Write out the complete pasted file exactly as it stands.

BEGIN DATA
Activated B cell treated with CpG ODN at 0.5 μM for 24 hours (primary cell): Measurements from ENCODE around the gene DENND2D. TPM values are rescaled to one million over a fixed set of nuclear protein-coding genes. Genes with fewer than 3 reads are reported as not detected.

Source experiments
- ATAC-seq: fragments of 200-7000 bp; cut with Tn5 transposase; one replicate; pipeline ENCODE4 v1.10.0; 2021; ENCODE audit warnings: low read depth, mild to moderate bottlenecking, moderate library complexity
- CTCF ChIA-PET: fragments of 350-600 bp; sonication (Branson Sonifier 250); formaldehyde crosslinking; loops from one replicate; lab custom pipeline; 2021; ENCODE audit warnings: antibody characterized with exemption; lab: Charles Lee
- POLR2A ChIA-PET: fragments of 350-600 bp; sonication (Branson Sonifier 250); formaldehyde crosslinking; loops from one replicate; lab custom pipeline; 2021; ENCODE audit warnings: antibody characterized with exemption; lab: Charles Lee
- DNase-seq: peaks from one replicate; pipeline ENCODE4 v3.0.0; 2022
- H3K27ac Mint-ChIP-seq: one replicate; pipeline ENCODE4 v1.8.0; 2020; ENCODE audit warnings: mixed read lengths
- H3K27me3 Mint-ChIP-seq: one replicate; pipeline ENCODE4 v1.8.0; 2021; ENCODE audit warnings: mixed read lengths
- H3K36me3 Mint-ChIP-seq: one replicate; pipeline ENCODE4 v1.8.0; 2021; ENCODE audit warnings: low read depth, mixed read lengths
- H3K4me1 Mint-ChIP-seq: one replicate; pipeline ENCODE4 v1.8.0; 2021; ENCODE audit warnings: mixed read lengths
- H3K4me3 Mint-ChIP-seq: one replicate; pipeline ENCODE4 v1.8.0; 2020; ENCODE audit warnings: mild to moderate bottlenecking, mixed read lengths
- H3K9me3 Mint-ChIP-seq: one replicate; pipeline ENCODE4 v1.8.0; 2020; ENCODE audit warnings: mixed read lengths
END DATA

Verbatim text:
Activated B cell treated with CpG ODN at 0.5 μM for 24 hours (primary cell): Measurements from ENCODE around the gene DENND2D. TPM values are rescaled to one million over a fixed set of nuclear protein-coding genes. Genes with fewer than 3 reads are reported as not detected.

Source experiments
- ATAC-seq: fragments of 200-7000 bp; cut with Tn5 transposase; one replicate; pipeline ENCODE4 v1.10.0; 2021; ENCODE audit warnings: low read depth, mild to moderate bottlenecking, moderate library complexity
- CTCF ChIA-PET: fragments of 350-600 bp; sonication (Branson Sonifier 250); formaldehyde crosslinking; loops from one replicate; lab custom pipeline; 2021; ENCODE audit warnings: antibody characterized with exemption; lab: Charles Lee
- POLR2A ChIA-PET: fragments of 350-600 bp; sonication (Branson Sonifier 250); formaldehyde crosslinking; loops from one replicate; lab custom pipeline; 2021; ENCODE audit warnings: antibody characterized with exemption; lab: Charles Lee
- DNase-seq: peaks from one replicate; pipeline ENCODE4 v3.0.0; 2022
- H3K27ac Mint-ChIP-seq: one replicate; pipeline ENCODE4 v1.8.0; 2020; ENCODE audit warnings: mixed read lengths
- H3K27me3 Mint-ChIP-seq: one replicate; pipeline ENCODE4 v1.8.0; 2021; ENCODE audit warnings: mixed read lengths
- H3K36me3 Mint-ChIP-seq: one replicate; pipeline ENCODE4 v1.8.0; 2021; ENCODE audit warnings: low read depth, mixed read lengths
- H3K4me1 Mint-ChIP-seq: one replicate; pipeline ENCODE4 v1.8.0; 2021; ENCODE audit warnings: mixed read lengths
- H3K4me3 Mint-ChIP-seq: one replicate; pipeline ENCODE4 v1.8.0; 2020; ENCODE audit warnings: mild to moderate bottlenecking, mixed read lengths
- H3K9me3 Mint-ChIP-seq: one replicate; pipeline ENCODE4 v1.8.0; 2020; ENCODE audit warnings: mixed read lengths